Admiration for the film today can be found in theory though not necessarily in practice. Both the shock and the horror of Godfather III is in its brazen disregard for what came before. Perhaps this is a function of its infamous preproduction (Robert Duvall backing out, the role of Mary Corleone going to Sofia Coppola last minute), or it could be that we were seeing the start of late-period Coppola without even realizing it. Whatever the reason, one must be daring enough to watch the film more as experiment than canon entry for it to have any power. Only then can Godfather III live or die on its own terms. It still mostly dies, but the better question is perhaps if any film within the context of its trilogy should be intending to work on its own terms.

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Trilogy Anatomy: Lady Vengeance, by Tober Corrigan

2 Jun

Upon being asked after the release of the Dark Knight if he had a third installment planned, Christopher Nolan replied with asking ironically how many good third movies there were. Of course, Nolan eventually did complete his trilogy, whether it being against his better judgment or not depending on who one talks to. Throughout movie history, the essential functions of the third film in a series have either been as a fitting and satisfactory end to a particular storyline (Lord of the Rings: Return of the King), a disappointing but nevertheless conclusive entry (Godfather III), or a debacle so big as to necessitate a reset to the franchise (Superman III/Spiderman 3, etc., etc.). In anticipation of another highly-anticipated third film, War for the Planet of the Apes, this weekly series will cover famous third films, infamous third films and otherwise, exploring how trilogy-enders or other types of third films have functioned in relation to its series.

Sometimes the best trilogies come in the strangest packages. This is certainly true for Park Chan-Wook’s self-proclaimed Vengeance Trilogy. Though not connected in any conventional narrative sense, the three films do contain enough cross-references, callbacks, and through lines to back the director’s claims. Principal actors in one film reappear in the next in a minor role, accentuated in ways meant to evoke their other screen selves within Chan-Wook’s universe. Certain visual tricks get re-introduced with each film, seemingly inconsequential objects in the first film become iconography by the third. What these connections mean in and of themselves are at first hard to read.

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The Return of the Movie Palace, by Tober Corrigan

26 May

Streaming services, VOD releases, the “Golden Age of Television” and the like have all put movie exhibition in the same existential quandary faced with the advent of sound and color: how to put butts in seats? While everything from serving food and alcohol to installing indoor jungle gyms (!?) have been attempted to solve this problem, my new personal favorite requires going back in time rather than propelling forward. I’m talking about the phenomenon often referred to as Symphony at the Movies, a special form of film exhibition that is becoming more and popular across the country each year. Watching Stanley Donen and Gene Kelly’s Singin’ in the Rain in the theater is its own glorious thing; having its soundtrack performed by a major symphony orchestra while watching it proves quite another. Like Citizen Kane or Casablanca, the film requires no more new perspectives. Popular and critical culture have together provided a gluttony of prisms by which to view it. Instead, I humbly offer up the merits of experiencing an antiquated art (going to the symphony) combined with an art inevitably heading that way (going to the movies).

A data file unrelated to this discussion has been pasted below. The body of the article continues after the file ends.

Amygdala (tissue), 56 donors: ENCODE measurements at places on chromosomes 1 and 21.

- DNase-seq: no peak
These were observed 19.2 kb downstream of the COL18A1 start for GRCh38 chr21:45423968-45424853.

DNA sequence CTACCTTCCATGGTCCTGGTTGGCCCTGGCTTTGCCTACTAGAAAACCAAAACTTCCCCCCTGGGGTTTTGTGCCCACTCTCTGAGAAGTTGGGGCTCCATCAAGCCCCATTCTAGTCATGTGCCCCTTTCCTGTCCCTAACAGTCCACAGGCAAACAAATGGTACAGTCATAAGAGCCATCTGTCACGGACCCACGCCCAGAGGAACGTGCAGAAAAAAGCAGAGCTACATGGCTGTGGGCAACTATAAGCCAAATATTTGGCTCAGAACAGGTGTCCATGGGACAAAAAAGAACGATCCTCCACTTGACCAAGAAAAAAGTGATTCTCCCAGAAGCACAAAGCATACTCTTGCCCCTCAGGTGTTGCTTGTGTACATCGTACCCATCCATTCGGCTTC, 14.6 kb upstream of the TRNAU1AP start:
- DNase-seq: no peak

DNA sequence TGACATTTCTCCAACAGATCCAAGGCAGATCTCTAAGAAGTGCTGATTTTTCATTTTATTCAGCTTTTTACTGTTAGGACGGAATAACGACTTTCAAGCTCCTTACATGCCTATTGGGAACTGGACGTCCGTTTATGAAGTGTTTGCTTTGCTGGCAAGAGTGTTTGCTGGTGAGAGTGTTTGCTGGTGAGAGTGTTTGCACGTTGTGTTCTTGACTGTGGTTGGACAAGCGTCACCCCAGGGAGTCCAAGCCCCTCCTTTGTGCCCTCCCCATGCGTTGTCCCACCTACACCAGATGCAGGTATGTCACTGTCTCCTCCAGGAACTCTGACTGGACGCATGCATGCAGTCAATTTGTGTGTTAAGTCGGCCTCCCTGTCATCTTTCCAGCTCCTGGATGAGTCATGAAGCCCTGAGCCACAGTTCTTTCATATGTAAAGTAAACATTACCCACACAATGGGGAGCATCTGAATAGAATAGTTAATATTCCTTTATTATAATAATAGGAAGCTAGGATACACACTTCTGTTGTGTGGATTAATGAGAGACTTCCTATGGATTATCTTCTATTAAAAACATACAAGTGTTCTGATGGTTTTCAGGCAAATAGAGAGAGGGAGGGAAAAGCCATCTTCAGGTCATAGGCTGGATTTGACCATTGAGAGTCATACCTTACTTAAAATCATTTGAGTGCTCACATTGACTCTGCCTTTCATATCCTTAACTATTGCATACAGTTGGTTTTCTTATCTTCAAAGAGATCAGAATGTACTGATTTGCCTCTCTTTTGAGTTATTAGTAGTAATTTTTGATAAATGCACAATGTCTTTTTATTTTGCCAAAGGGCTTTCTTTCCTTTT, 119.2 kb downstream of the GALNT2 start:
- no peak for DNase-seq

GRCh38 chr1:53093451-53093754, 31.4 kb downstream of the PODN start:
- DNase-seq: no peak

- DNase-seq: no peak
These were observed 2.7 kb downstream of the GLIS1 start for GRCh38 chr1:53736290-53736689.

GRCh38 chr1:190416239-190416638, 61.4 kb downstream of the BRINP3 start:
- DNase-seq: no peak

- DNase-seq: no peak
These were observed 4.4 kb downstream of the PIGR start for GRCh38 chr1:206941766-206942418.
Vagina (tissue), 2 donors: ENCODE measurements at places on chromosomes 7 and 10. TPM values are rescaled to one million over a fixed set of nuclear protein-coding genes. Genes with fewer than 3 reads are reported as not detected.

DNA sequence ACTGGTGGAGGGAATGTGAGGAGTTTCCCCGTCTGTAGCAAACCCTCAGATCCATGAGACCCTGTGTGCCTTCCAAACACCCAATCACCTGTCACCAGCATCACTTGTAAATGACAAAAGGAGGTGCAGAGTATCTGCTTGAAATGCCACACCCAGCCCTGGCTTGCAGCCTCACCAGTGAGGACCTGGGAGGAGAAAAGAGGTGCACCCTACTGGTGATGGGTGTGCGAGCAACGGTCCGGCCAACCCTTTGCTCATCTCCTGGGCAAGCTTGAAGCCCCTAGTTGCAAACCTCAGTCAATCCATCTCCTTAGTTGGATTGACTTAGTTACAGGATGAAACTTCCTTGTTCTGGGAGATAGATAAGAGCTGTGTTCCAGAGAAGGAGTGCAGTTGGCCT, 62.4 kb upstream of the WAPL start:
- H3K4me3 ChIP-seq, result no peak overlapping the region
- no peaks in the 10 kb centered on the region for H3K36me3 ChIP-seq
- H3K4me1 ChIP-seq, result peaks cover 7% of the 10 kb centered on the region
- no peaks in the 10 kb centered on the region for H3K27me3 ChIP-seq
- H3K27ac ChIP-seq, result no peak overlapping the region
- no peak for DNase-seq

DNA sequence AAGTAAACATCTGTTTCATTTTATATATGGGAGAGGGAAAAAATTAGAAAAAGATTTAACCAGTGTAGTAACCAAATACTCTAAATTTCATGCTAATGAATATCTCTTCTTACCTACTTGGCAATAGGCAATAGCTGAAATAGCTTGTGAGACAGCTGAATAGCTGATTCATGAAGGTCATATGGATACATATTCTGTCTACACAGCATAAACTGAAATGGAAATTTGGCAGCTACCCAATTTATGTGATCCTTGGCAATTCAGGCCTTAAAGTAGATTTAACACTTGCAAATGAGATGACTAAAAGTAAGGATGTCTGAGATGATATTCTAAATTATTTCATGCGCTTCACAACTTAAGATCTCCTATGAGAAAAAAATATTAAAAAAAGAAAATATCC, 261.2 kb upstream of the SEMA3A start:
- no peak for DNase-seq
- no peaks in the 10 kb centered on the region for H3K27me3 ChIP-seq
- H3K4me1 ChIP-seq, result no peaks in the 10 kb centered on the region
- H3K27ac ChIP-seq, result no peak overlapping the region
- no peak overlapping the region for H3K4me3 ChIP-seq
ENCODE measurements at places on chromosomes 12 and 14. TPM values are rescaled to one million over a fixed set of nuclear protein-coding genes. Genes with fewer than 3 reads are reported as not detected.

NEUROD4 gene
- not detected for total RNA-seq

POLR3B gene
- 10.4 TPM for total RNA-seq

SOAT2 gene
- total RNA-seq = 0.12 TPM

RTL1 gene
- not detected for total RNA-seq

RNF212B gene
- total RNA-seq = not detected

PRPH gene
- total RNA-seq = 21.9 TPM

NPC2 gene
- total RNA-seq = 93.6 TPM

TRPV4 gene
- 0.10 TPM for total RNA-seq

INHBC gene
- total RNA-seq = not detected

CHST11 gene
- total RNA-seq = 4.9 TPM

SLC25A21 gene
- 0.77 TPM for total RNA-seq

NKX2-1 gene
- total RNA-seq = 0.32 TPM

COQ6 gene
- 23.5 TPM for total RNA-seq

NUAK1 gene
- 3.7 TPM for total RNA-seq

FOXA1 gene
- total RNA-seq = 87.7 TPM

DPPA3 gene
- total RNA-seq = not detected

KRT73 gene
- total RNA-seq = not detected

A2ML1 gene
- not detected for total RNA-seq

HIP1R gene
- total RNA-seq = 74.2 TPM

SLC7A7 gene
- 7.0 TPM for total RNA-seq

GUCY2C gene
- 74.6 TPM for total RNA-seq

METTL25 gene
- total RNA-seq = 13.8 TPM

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MTOL Updates!

27 Apr

There’s no episode this week, but that doesn’t mean there isn’t plenty going on at More Than One Lesson, including:

Tyler’s talk at the International Christian Film Festival
Tyler’s book, Worth Watching
Rushmore review
The Vampire Bat review
Colossal review
The Lost City of Z review
Star Trek II: The Wrath of Khan review
Free Fire review
The Fountain review
The Fear of God: Signs
Salty Cinema: Steve Taylor
Thimblerig’s Ark: Wildflower

Going Gently Into That Good Night, by Tober Corrigan

22 Apr

“Ah, but a man’s reach should exceed his grasp,

Or what’s a heaven for?…”

This portion of Robert Browning’s poem, “Andrea del Sarto,” directly referenced in the final moments of The Lost City of Z, sums up both the film’s form and its function. For it is James Gray, directing with his usual grace and manners, that leads us by the hand for two and a half hours, imploring us to reach for the ineffable each time Percival Fawcett, the title character upon whose real story this movie is based, does. Like Fawcett, the reach for heaven ultimately fails, but in the way Samuel Beckett (“Try again. Fail again. Fail better.”) would approve. It’s the sort of failure one can expect to learn much from.

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The Quintessential Festival Film, by Tober Corrigan

17 Apr

It’s Monday night of the 2017 South by Southwest Festival. All of the big premieres—anticipated movies by important directors (Malick, Wright, Franco!)—have come and gone. Yet my three friends and I, the only ones currently in the general admission line, are here for the shoot-‘em-up movie boasting a cast known by face if not by name. This isn’t even a premiere in the pure sense; it’s just the stateside debut. By all the above accounts, Ben Wheatley’s film should be a severely mediocre night at the movies—a merely fine film.